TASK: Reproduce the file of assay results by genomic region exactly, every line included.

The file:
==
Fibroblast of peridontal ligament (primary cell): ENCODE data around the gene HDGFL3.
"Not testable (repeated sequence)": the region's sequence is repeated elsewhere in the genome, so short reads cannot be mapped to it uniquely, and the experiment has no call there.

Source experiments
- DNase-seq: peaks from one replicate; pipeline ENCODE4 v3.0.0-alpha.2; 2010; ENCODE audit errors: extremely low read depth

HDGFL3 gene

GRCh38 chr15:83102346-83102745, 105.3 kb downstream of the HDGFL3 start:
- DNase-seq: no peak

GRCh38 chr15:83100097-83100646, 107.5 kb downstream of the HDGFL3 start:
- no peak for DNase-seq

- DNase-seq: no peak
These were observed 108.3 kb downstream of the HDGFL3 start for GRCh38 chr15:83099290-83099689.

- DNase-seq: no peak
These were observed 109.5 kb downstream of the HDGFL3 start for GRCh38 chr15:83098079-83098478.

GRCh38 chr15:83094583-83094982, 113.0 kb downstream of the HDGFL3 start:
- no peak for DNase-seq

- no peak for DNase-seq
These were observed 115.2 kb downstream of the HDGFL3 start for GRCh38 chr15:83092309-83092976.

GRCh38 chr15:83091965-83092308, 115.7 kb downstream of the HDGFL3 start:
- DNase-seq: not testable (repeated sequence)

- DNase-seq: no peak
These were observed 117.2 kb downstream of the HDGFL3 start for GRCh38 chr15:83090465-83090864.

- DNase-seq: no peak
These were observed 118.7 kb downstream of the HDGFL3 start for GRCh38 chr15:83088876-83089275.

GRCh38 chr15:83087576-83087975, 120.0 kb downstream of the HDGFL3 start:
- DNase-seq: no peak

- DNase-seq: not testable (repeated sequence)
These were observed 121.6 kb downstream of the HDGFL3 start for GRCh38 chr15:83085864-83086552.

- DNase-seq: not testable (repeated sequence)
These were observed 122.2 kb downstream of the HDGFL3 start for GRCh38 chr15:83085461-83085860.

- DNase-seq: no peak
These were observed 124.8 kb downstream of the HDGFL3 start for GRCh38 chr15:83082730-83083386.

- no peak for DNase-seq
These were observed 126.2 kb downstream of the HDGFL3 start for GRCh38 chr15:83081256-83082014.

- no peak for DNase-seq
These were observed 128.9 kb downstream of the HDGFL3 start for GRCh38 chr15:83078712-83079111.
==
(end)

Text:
Fibroblast of peridontal ligament (primary cell): ENCODE data around the gene HDGFL3.
"Not testable (repeated sequence)": the region's sequence is repeated elsewhere in the genome, so short reads cannot be mapped to it uniquely, and the experiment has no call there.

Source experiments
- DNase-seq: peaks from one replicate; pipeline ENCODE4 v3.0.0-alpha.2; 2010; ENCODE audit errors: extremely low read depth

HDGFL3 gene

GRCh38 chr15:83102346-83102745, 105.3 kb downstream of the HDGFL3 start:
- DNase-seq: no peak

GRCh38 chr15:83100097-83100646, 107.5 kb downstream of the HDGFL3 start:
- no peak for DNase-seq

- DNase-seq: no peak
These were observed 108.3 kb downstream of the HDGFL3 start for GRCh38 chr15:83099290-83099689.

- DNase-seq: no peak
These were observed 109.5 kb downstream of the HDGFL3 start for GRCh38 chr15:83098079-83098478.

GRCh38 chr15:83094583-83094982, 113.0 kb downstream of the HDGFL3 start:
- no peak for DNase-seq

- no peak for DNase-seq
These were observed 115.2 kb downstream of the HDGFL3 start for GRCh38 chr15:83092309-83092976.

GRCh38 chr15:83091965-83092308, 115.7 kb downstream of the HDGFL3 start:
- DNase-seq: not testable (repeated sequence)

- DNase-seq: no peak
These were observed 117.2 kb downstream of the HDGFL3 start for GRCh38 chr15:83090465-83090864.

- DNase-seq: no peak
These were observed 118.7 kb downstream of the HDGFL3 start for GRCh38 chr15:83088876-83089275.

GRCh38 chr15:83087576-83087975, 120.0 kb downstream of the HDGFL3 start:
- DNase-seq: no peak

- DNase-seq: not testable (repeated sequence)
These were observed 121.6 kb downstream of the HDGFL3 start for GRCh38 chr15:83085864-83086552.

- DNase-seq: not testable (repeated sequence)
These were observed 122.2 kb downstream of the HDGFL3 start for GRCh38 chr15:83085461-83085860.

- DNase-seq: no peak
These were observed 124.8 kb downstream of the HDGFL3 start for GRCh38 chr15:83082730-83083386.

- no peak for DNase-seq
These were observed 126.2 kb downstream of the HDGFL3 start for GRCh38 chr15:83081256-83082014.

- no peak for DNase-seq
These were observed 128.9 kb downstream of the HDGFL3 start for GRCh38 chr15:83078712-83079111.